4. Right, John, but this is a paper about conditions that produce social unrest. So the aspirational middle class is not a likely candidate for relevance to this analysis, for the reasons you discuss. Under more extreme Weimarish kind of conditions, of course, we might expect the middle class to see its interests more existentially challenged and split into fractions anxiously defending or attacking the status quo. It may well be that the Tea Party is a first step in the former direction.

  5. Hey guys. Just quickly to say, w/r/t John’s point on the distinction between the elite & the immiserated: the paper itself doesn’t have a class analysis – it’s just looking for (and finding) a correlation between measures of social unrest and the annual change in government expenditure as a percentage of GDP.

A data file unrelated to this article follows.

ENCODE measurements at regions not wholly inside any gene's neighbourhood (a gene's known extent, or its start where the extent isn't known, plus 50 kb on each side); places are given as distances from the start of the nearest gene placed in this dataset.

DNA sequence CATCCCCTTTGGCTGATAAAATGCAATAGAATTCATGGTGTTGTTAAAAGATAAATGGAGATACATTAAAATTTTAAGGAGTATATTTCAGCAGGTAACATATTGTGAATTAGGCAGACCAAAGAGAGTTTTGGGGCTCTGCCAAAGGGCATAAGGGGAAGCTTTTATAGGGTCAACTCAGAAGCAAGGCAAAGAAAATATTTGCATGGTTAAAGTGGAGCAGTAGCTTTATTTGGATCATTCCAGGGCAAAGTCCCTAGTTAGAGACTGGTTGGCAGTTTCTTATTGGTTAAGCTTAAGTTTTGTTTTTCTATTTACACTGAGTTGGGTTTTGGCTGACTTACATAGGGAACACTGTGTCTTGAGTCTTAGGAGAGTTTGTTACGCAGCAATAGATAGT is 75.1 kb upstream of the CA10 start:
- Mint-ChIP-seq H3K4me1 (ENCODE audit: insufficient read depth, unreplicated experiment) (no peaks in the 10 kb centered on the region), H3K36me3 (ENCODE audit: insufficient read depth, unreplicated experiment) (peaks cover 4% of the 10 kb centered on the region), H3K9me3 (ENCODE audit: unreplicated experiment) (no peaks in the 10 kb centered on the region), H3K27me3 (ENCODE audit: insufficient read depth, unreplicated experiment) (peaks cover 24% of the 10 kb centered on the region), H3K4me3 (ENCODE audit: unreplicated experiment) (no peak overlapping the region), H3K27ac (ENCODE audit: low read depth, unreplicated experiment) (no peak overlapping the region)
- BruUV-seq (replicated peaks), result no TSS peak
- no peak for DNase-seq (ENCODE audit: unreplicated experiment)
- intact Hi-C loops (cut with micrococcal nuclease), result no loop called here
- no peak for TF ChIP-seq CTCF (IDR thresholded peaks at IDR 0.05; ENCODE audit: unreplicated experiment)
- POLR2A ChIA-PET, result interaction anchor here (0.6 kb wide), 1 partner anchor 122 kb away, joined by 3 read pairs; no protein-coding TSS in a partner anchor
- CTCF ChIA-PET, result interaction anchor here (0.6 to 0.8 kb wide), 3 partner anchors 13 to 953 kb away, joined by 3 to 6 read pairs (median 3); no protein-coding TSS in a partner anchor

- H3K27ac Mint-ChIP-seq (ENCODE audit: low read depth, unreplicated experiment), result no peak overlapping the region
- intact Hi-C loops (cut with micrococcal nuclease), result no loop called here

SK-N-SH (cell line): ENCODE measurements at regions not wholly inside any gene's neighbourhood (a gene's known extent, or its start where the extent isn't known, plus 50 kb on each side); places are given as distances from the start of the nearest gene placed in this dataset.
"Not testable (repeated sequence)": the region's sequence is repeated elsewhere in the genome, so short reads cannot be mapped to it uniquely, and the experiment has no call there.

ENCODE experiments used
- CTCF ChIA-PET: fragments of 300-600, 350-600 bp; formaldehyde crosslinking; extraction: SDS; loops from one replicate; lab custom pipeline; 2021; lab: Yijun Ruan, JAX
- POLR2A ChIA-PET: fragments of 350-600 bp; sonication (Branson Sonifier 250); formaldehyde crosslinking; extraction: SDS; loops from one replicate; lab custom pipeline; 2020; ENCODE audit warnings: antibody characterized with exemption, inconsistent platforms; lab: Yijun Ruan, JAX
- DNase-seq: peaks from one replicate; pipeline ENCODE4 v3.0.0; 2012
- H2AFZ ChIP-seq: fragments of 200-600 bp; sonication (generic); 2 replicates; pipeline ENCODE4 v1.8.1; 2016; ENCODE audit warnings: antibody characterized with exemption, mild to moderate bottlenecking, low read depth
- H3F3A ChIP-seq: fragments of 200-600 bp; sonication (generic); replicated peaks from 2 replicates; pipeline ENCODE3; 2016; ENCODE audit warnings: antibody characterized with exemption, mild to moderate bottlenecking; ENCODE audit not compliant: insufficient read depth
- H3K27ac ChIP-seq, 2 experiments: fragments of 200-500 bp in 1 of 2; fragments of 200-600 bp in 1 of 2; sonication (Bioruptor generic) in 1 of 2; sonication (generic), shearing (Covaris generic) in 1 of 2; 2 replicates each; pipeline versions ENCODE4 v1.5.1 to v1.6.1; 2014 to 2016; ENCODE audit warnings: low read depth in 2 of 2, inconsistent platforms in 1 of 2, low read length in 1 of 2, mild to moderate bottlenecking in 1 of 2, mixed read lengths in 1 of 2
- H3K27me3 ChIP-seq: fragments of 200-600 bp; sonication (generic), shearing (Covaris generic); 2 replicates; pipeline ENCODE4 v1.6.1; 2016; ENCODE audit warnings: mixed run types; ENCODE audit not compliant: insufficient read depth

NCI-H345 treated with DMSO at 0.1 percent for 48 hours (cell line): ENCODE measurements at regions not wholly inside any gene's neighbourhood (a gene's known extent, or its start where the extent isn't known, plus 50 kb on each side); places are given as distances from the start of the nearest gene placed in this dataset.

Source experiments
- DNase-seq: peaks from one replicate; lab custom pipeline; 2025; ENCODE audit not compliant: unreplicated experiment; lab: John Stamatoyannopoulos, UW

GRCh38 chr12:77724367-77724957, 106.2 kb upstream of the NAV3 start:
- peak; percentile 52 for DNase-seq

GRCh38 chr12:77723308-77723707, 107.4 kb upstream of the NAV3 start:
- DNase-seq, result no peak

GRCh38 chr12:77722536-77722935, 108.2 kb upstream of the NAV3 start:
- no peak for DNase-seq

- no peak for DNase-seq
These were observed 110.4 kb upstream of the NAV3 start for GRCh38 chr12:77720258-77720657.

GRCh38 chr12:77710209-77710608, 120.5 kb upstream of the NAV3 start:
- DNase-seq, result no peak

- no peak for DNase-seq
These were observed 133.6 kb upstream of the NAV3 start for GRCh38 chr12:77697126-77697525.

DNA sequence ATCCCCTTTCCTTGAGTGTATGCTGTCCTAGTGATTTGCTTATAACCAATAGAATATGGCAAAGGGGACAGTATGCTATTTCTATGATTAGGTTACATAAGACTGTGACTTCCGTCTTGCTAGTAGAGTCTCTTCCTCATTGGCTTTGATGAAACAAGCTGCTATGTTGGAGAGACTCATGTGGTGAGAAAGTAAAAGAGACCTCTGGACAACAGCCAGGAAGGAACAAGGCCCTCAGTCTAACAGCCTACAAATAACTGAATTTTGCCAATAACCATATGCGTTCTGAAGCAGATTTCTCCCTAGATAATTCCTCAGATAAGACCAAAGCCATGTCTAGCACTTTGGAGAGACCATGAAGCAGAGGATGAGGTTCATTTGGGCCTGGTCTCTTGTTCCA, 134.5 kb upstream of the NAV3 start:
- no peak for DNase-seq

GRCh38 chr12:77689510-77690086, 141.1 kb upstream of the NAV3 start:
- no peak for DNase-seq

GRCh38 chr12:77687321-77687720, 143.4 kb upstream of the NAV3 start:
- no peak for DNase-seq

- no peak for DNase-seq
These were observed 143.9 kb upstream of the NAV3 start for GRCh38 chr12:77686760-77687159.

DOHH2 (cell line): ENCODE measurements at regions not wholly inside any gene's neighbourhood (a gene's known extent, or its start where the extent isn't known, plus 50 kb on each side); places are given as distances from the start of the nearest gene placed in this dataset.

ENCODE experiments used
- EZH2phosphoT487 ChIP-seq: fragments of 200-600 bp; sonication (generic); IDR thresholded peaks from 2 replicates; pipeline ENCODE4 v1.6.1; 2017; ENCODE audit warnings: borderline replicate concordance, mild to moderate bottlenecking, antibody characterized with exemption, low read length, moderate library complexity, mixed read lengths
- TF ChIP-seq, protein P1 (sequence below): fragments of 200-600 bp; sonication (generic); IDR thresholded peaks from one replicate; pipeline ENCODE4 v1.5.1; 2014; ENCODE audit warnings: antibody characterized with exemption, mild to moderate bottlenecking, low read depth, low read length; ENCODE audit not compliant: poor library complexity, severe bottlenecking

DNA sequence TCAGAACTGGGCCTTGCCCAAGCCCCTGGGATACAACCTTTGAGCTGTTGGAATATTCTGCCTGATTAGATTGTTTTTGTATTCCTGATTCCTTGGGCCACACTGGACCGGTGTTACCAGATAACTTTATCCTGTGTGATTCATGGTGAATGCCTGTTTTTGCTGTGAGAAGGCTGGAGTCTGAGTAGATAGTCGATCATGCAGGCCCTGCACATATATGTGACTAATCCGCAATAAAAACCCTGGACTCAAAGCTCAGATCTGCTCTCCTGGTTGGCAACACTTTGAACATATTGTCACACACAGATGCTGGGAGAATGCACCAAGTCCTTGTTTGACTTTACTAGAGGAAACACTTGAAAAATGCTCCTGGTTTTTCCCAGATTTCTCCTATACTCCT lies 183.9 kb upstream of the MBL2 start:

6. Hi folks, thanks for the mention of my E.P. Thompson post. Two historical points that might deepen and reinforce the analysis here. EPT in the same volume argues that the pre-professional model of gentry level patronage/clientage on “the great” is a huge factor in their poltiical quietism and hatred for the poor. It’s the rise of a bureaucratic, civil service ethos of meritocracy and professionalism that helps to drive out that attitude, but this seems to be precisely what’s in the line of fire right now throughout the “advanced world.” What we are left with now, especially in politics and academia, is another version of clientage through corporate funded think tanks and so forth.